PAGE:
Kendrick Lamar’s Good Kid, M.A.A.D City was a long-overdue reimagining of a genre whose holy trinity—Dr. Dre, Ice Cube, and Snoop Dogg—now make headphones, PG comedies, and identity-crisis reggae albums, respectively. After decades of Tony Montana worship, gangsta rap is now closer to Michael Corleone: music that’s less id- than ego-driven, where triumphant kingpins give way to complicated men with pain behind their eyes.
This is the climate in which Lamar’s Black Hippy crewmate Schoolboy Q makes his major-label debut. And while Oxymoron comes armed with a clear concept, immersive production, and a handful of killer singles, it feels a bit like a Scarface fan living in a Godfather world. When at his best, Schoolboy makes the most of the implications of his album title, reveling in contradictions—an artist longing for his lover during a recording session, and a pimp that doesn’t care if his girls get pneumonia. And his influences are just as compellingly antithetical: the opening track, “Gangsta,” comes complete with an N.W.A callback, but the beat is all “Shook Ones (Part II),” a languorous piano figure that’s looped just imperfectly enough to sound dangerous; the Pharrell-produced “Los Awesome” is a skeletal, synth-string-and-bass-hits banger that Mystikal would’ve shredded in 2000; and “Break the Bank” is marked by the nasal melodicism of Cypress Hill.
In spite of how good it all sounds, there’s a rehearsed quality to Oxymoron, the sense that the artist is checking boxes instead of just letting it rip. For every moment that transcends Schoolboy’s towering influences and talented producers (like the gripping storytelling of “Hoover Street,” where an addict uncle taps a young Q for clean urine), there are a dozen by-the-numbers swinging-dick boasts. The back half of the album is dragged down by languid dance-crossover attempts like “Hell of a Night” and “Man of the Year.” And the ambitious “Prescription-Oxymoron” is a stab at high drama that tries too hard; when the comatose narrator’s daughter says, “I love you, Daddy,” the effect is too manipulative to appreciate as truly tragic.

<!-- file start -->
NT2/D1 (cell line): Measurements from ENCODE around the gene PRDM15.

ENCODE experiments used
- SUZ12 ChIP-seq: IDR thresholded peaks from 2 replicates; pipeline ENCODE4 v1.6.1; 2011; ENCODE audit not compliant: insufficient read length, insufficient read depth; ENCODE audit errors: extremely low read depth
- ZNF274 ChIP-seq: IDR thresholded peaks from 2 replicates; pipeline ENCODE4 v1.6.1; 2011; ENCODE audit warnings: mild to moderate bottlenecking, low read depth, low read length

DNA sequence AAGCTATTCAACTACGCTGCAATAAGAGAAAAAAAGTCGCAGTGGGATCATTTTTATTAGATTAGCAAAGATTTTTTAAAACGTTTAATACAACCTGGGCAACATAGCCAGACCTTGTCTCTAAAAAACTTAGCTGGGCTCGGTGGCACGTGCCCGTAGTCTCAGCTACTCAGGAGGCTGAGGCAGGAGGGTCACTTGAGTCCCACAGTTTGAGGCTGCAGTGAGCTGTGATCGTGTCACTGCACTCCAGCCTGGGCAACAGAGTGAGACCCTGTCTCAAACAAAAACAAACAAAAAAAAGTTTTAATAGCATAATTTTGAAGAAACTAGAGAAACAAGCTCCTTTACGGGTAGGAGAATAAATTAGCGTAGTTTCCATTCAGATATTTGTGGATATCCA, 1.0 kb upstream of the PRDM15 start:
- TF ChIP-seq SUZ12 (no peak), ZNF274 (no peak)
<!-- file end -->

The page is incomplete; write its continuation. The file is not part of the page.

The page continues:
It’s hard to say how this album would come across in a pre-Good Kid, M.A.A.D City universe. During a radio interview last month, Schoolboy admitted that Lamar’s album pushed him to “perfect” Oxymoron. Musically, this attention to detail is evident: These are nuanced, inspired, fresh-sounding productions (such as the propulsive reggae bass line on “Collard Greens” and the chilly, chopped-up Portishead sample on “Prescription-Oxymoron”). But lyrically, Schoolboy spends too much time on gangsta-rap autopilot. He has the instincts of a good storyteller, and maybe even the potential to be a standard bearer for his art form, but when he falls back on tired “pimps and hoes” narratives, he sounds firmly, frustratingly rooted in the past.